Oracle Linux – Not Going to Happen

     I had looked at Oracle Linux as a possible replacement for CentOS down the road, however, Oracle is too broken.  First, x2go will not work because of an incomplete perl environment, and second, it is tied to 3.10 kernel which is not safe on modern Intel CPUs and lacks many features of modern kernels.  As a result we will not be offering an Oracle Linux shell server.

Kernel Upgrades Completed

     Kernel upgrades are finally completed.  It took abnormally wrong because something went wrong with the kernel install on mail and it ended up with a grub configuration pointing to two ancient kernels that no longer exist and thus it was unable to boot.

     I was able to fix the grub configuration with boot repair but then had to manually mount all the shell servers NFS partitions from it as it was dead when they booted.

Kernel and Hardware Upgrades

     I am planning yet another kernel upgrade tonight starting at 11pm as there is an issue with the kernel taking memory from the wrong end of a linked list resulting in poor guest performance.  Since we use VM’s to implement most of our services, guest performance is important.  If this goes as smoothly as the last upgrade it should be completed well before midnight.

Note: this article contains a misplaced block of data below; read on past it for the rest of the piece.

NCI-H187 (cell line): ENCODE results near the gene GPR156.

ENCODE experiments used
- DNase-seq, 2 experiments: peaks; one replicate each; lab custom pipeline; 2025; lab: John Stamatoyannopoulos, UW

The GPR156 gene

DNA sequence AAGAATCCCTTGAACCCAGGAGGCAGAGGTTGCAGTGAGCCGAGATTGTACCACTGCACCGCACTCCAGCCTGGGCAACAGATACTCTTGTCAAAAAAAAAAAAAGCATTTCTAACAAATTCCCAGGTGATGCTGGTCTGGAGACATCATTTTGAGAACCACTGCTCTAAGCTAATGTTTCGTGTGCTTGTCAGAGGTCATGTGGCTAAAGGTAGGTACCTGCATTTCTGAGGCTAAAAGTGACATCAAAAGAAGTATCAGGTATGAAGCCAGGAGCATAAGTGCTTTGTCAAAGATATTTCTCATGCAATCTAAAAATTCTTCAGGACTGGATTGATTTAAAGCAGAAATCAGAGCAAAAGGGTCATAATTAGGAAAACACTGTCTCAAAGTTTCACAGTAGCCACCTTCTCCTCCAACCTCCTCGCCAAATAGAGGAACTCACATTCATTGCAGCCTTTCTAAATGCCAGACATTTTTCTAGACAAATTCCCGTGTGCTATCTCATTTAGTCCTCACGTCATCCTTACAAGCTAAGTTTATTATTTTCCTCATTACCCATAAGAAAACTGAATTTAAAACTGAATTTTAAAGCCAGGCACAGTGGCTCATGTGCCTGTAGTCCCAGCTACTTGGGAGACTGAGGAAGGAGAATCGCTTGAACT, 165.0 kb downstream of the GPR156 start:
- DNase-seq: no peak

With respect to MariaDB database hardware, I’ve been notified by Amazon that it will be as much as a week later than originally promised, so the upgrade may not happen until the weekend of March 12th.

PCIe SSD with Atomic Writes Located

     I found one of MariaDB’s recommended drive model on Amazon for a very reasonable price and ordered.  I don’t know if my motherboard will be able to boot from it because I don’t know if the BIOS knows about it, but it should be compatible from a hardware standpoint and Linux talks directly bypassing the BIOS once booted and all this drive is going to be used for is MariaDB storage so it should be fine.

     So thank you to all of you who sent me suggestions and web references.  I expect to have it in hand next Friday and baring no snow will install it that weekend, else will wait for a weekend without snow.

Need PCIe SSD with Atomic Writes for MariaDB

     I recently turned up a Hubzilla in addition to the Friendica Fediverse social media site here.  Sunday it seemed to be okay but come Monday the server was seeing loads of around 150 or so at which point a number of web apps turned themselves off.  Also it was exhausted on connections which made many peoples WordPress sites break.

     After much fine tuning I’ve gotten MySQL to handle a touch over 400 transactions per second, but occasionally hubzilla spikes higher than that and the load will temporarily rise.

     After doing some research on MariaDB and tuning it as best I could, now load only goes up to about 8 as opposed to 150, but virtually all waiting processes are waiting on DIsk I/O at that point so it appears that peaks are saturating the drives I/O capability.  Already this is on a 4-disk RAID 10 array with everything pretty finely tuned.